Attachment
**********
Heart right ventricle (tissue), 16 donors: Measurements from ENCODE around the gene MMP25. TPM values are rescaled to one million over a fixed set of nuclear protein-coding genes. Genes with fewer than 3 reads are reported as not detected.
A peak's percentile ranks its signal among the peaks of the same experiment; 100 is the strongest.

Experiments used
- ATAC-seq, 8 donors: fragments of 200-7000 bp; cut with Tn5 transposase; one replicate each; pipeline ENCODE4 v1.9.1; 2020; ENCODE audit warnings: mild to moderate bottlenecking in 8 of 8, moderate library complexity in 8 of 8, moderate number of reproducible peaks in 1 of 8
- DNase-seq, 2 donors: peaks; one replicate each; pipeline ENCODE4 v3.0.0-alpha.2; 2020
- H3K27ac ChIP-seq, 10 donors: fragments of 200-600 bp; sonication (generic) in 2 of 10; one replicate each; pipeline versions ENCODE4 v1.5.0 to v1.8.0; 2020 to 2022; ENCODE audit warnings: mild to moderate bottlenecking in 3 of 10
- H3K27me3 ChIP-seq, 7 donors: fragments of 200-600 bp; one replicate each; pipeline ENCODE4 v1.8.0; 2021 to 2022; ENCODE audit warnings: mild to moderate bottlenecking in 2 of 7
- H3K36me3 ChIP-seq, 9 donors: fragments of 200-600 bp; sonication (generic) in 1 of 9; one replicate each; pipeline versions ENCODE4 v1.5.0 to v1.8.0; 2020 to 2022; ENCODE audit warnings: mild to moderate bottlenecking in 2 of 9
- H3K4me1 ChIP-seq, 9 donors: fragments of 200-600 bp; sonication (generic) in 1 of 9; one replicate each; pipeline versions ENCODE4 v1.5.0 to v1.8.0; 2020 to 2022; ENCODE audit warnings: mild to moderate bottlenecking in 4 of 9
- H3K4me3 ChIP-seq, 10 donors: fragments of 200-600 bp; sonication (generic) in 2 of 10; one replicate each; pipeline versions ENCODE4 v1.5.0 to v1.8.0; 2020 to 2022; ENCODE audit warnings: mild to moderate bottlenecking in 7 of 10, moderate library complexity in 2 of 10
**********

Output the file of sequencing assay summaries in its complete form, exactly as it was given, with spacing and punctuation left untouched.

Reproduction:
Heart right ventricle (tissue), 16 donors: Measurements from ENCODE around the gene MMP25. TPM values are rescaled to one million over a fixed set of nuclear protein-coding genes. Genes with fewer than 3 reads are reported as not detected.
A peak's percentile ranks its signal among the peaks of the same experiment; 100 is the strongest.

Experiments used
- ATAC-seq, 8 donors: fragments of 200-7000 bp; cut with Tn5 transposase; one replicate each; pipeline ENCODE4 v1.9.1; 2020; ENCODE audit warnings: mild to moderate bottlenecking in 8 of 8, moderate library complexity in 8 of 8, moderate number of reproducible peaks in 1 of 8
- DNase-seq, 2 donors: peaks; one replicate each; pipeline ENCODE4 v3.0.0-alpha.2; 2020
- H3K27ac ChIP-seq, 10 donors: fragments of 200-600 bp; sonication (generic) in 2 of 10; one replicate each; pipeline versions ENCODE4 v1.5.0 to v1.8.0; 2020 to 2022; ENCODE audit warnings: mild to moderate bottlenecking in 3 of 10
- H3K27me3 ChIP-seq, 7 donors: fragments of 200-600 bp; one replicate each; pipeline ENCODE4 v1.8.0; 2021 to 2022; ENCODE audit warnings: mild to moderate bottlenecking in 2 of 7
- H3K36me3 ChIP-seq, 9 donors: fragments of 200-600 bp; sonication (generic) in 1 of 9; one replicate each; pipeline versions ENCODE4 v1.5.0 to v1.8.0; 2020 to 2022; ENCODE audit warnings: mild to moderate bottlenecking in 2 of 9
- H3K4me1 ChIP-seq, 9 donors: fragments of 200-600 bp; sonication (generic) in 1 of 9; one replicate each; pipeline versions ENCODE4 v1.5.0 to v1.8.0; 2020 to 2022; ENCODE audit warnings: mild to moderate bottlenecking in 4 of 9
- H3K4me3 ChIP-seq, 10 donors: fragments of 200-600 bp; sonication (generic) in 2 of 10; one replicate each; pipeline versions ENCODE4 v1.5.0 to v1.8.0; 2020 to 2022; ENCODE audit warnings: mild to moderate bottlenecking in 7 of 10, moderate library complexity in 2 of 10